Raymond Scott: Soothing Sounds For Baby (3xCD, Rasta, 1963)

Raymond Scott was a band-leader turned electronic music pioneer and synthesizer inventor. In 1963, he released these three LPs aimed at babies of 1–6, 6–12, and 12–18 months. They were, apparently, not a hit with their target market at the time. Your loss, sixties-babies, because there’s some fantastic stuff here. It was clearly either influential or prophetic or both, anticipating the sounds which would crop up over the following years and decades in a wide range of genres. There are obvious similarities to both the BBC Radiophonic Workshop (who produced the Doctor Who theme the same year) and Steve Reich later in that decade. At times, it’s the resemblance to Kraftwerk that jumps out. Perhaps most striking (and, as far as I know, this is a rare original observation by your humble commentator) is the way that Toy Typewriter sounds almost exactly like a washing-up-liquid-bottles-and-sticky-backed-plastic version of Plastikman’s 1994 minimal techno classic Kriket: not only do both revolve around the same rhythmic loop, but both employ the same use of filters to make the sound drift away and jump forwards. There was something fragile and exotic about this type of music which I think is impossible to reproduce these days (just look at what’s happened to the aforementioned Doctor Who theme over the years, each version a little more pumped up, a little more professionally produced, and a little less magical, until we get today’s utterly charmless offering which has all the sense of wonder of Paul Oakenfold’s Big Brother tune). Admittedly, some tracks here stand up less well than others, but the best are gems.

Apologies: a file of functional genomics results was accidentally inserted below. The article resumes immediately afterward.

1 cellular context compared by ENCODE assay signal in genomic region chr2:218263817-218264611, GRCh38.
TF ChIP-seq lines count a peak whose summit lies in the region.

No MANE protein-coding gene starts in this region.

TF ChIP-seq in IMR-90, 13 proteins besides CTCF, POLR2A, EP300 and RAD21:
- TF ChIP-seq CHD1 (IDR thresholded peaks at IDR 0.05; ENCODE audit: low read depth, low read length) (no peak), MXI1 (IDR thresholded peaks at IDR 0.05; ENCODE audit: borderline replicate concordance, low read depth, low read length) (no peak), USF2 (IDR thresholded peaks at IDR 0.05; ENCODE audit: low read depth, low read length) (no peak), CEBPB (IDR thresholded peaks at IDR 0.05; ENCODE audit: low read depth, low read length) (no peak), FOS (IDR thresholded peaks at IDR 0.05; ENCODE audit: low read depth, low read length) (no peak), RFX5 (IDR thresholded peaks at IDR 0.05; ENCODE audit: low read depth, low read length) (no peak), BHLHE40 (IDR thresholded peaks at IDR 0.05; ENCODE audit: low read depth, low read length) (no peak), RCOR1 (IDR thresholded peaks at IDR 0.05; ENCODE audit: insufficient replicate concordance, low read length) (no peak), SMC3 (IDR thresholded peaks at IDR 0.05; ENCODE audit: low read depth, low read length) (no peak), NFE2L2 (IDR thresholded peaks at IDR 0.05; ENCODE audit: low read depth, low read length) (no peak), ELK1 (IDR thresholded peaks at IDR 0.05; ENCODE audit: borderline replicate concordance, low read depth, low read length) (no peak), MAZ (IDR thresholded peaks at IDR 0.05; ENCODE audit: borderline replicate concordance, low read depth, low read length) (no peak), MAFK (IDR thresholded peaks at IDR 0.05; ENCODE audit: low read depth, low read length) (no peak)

I bought this from Amazon, having heard the track Lullaby on Tom Ravenscroft’s radio show.

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